“So, the day that I'm about to give up on university, another guest from the hotel pulled up in front of me. We talk, he gives me his business card and tells me to call him. I don’t call him. But I stay and study political science. In my fourth month at school, I was running out of money. In America, if you run out of money for school immigration deports you. What ended up happening is I was reading one of my history books and recognized a face. I'm like, why do I know this man? He was an old civil rights politician who got Rosa Parks out of jail and fought for Martin Luther King. I don't know why but something made me check my wallet and the former guest who gave me his business card, Christian Barton, was the Chief of Staff for the Congressman that I was reading about in my history textbook. So, I call him and he's like, ‘Why the hell did you wait three months? I’m at this bar, meet me there.’ We start to talk, and he offers me an internship with the United States Congress. The highest office in the country. I say yes and he mentors me. When he quits, he recommends me to replace him. That just boosted my confidence. So, I would go to work and watch them change laws and then at night I'd be studying the laws they were changing in school."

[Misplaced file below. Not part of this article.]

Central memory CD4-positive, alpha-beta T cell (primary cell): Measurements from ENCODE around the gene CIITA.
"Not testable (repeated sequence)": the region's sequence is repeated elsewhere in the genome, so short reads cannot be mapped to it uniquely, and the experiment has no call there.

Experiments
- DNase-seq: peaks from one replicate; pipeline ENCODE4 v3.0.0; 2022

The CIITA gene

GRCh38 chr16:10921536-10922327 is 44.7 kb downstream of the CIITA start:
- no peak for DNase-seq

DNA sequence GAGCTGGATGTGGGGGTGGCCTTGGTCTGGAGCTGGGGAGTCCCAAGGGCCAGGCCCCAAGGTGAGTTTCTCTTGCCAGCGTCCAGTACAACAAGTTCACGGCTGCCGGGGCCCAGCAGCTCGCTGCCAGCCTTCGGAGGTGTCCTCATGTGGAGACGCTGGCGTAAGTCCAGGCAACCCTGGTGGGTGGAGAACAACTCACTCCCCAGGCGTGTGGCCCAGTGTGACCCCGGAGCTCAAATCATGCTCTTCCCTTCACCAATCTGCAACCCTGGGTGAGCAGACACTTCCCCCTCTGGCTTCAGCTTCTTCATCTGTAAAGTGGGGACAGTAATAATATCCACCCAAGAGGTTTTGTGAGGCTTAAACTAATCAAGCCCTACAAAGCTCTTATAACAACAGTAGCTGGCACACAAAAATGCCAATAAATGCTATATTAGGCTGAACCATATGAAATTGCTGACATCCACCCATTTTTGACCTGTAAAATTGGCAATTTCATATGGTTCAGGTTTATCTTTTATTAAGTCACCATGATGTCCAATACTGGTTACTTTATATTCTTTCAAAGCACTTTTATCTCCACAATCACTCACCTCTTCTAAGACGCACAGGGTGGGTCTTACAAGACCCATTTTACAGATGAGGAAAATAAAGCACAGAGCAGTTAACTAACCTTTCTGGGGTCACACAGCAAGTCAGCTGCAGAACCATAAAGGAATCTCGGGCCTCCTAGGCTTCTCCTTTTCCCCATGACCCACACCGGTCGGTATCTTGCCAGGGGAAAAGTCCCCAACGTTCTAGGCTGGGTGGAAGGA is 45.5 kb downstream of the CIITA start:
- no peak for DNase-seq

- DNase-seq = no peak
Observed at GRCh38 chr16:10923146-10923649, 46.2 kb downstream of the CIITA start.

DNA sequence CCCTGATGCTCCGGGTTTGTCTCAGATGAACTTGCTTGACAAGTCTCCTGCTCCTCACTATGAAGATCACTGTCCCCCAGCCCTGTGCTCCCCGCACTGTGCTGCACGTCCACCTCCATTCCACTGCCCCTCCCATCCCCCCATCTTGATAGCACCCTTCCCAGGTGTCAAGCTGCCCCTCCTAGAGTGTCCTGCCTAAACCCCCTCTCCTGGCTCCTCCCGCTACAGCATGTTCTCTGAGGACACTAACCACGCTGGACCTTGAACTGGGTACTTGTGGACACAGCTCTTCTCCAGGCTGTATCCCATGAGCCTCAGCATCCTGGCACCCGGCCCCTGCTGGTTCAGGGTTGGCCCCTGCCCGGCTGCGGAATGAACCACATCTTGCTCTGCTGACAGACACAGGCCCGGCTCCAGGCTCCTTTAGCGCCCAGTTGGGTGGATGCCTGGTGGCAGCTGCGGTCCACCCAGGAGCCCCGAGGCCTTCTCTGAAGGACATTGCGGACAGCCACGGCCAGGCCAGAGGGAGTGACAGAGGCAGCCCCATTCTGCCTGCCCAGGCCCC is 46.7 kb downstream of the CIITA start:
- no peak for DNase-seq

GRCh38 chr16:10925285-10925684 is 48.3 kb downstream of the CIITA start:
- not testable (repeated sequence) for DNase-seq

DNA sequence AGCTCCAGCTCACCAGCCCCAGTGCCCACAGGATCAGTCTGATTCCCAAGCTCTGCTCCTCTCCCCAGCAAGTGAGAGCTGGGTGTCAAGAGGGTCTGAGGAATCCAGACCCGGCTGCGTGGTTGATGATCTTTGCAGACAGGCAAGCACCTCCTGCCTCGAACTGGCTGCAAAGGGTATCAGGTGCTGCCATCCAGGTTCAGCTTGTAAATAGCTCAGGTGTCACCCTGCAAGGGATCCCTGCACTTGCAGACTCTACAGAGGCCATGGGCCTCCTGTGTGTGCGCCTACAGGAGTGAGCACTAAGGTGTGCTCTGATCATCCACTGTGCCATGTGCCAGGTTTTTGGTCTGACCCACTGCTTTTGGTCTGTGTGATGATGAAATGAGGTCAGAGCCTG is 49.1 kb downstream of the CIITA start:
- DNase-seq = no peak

With @The Weekend and @Cashxo.


What do you think he saw in you to give you that internship?

“I think he saw that I was just really hungry. I had no baggage. I just wanted to work. He saw my immigrant spirit. He knew I had only one agenda which was to dominate and work hard and he gave me the opportunity to do that. I never let him down. When I was supposed to go home at 4 in the afternoon, I would stay till 10 at night to learn what I don't know. He mentored me. He told me what to do and who to stay away from, which is very important because nobody ever told me that people in an office could also be cancerous."



Who are the people to stay away from?